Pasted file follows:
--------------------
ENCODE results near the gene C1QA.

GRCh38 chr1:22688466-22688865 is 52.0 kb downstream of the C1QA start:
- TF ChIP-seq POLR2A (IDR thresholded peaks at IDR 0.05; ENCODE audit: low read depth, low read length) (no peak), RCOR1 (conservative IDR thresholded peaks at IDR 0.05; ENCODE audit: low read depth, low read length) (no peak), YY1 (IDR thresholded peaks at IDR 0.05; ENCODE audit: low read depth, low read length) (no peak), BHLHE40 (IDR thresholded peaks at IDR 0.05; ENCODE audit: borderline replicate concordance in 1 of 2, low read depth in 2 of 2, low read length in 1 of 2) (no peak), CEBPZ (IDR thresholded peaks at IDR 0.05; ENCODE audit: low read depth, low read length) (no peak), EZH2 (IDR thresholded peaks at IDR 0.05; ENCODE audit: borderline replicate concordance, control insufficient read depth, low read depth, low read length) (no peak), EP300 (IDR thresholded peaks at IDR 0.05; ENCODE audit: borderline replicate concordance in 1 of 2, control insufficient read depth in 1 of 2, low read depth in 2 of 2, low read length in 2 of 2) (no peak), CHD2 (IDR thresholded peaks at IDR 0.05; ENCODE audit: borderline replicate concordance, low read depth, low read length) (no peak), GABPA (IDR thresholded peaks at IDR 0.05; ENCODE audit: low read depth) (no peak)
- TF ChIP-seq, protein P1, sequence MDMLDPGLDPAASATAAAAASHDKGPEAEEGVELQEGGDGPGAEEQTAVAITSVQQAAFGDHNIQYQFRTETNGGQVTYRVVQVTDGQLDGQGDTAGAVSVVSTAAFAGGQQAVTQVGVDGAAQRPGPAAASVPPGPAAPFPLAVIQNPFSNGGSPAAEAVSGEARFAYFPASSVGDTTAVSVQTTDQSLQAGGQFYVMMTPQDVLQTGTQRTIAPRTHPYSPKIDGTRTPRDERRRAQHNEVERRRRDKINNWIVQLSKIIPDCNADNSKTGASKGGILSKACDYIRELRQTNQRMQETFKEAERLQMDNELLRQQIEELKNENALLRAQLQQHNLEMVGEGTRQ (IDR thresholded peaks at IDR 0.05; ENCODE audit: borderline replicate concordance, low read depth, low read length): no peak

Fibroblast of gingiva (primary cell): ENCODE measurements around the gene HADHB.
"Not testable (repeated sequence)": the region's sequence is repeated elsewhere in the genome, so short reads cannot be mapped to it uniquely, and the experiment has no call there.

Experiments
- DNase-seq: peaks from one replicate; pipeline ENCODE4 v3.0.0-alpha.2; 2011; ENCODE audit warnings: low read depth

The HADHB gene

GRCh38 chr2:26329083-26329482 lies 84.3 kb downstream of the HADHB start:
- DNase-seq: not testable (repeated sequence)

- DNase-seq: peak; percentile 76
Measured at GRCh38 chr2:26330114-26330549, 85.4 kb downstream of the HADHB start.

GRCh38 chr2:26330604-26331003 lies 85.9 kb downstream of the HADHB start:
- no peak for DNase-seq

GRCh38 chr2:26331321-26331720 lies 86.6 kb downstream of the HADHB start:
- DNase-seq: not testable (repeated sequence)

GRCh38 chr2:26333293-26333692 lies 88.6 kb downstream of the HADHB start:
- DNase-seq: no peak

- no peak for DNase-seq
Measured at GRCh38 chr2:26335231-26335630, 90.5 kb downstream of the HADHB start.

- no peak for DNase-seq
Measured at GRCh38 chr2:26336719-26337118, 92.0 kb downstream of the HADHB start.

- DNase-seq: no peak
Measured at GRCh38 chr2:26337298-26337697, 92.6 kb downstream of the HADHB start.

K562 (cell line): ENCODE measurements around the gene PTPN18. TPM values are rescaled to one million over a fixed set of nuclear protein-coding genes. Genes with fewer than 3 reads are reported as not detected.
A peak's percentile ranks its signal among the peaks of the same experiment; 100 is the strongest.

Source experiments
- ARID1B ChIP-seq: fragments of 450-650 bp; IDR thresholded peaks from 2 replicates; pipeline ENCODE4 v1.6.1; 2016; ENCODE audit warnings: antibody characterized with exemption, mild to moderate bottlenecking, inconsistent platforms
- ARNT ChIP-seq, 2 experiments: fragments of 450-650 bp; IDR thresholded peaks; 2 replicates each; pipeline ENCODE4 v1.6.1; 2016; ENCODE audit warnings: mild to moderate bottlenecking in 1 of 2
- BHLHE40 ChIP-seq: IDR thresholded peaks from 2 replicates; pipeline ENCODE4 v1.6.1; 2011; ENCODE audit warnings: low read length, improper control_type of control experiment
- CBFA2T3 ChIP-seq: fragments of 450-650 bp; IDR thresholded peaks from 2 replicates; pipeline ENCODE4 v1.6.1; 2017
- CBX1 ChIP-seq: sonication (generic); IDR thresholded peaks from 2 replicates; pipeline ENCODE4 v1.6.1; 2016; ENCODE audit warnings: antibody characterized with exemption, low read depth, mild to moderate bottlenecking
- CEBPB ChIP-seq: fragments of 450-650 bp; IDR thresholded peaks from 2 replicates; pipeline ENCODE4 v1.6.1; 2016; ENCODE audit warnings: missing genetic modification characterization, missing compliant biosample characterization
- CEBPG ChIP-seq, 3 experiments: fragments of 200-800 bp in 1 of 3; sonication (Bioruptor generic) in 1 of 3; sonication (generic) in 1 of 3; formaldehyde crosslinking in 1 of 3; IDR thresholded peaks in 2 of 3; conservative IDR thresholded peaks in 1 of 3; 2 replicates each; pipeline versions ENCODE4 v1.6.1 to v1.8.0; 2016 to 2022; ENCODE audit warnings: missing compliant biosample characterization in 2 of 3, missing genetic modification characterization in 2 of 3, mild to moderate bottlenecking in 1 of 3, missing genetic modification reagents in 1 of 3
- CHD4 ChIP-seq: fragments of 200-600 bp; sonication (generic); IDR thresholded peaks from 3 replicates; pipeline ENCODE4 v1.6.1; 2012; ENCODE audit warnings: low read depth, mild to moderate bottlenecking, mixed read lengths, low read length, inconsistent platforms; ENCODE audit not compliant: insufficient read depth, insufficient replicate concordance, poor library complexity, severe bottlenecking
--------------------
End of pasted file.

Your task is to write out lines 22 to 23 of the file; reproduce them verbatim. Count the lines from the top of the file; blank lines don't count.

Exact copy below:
- no peak for DNase-seq
Measured at GRCh38 chr2:26336719-26337118, 92.0 kb downstream of the HADHB start.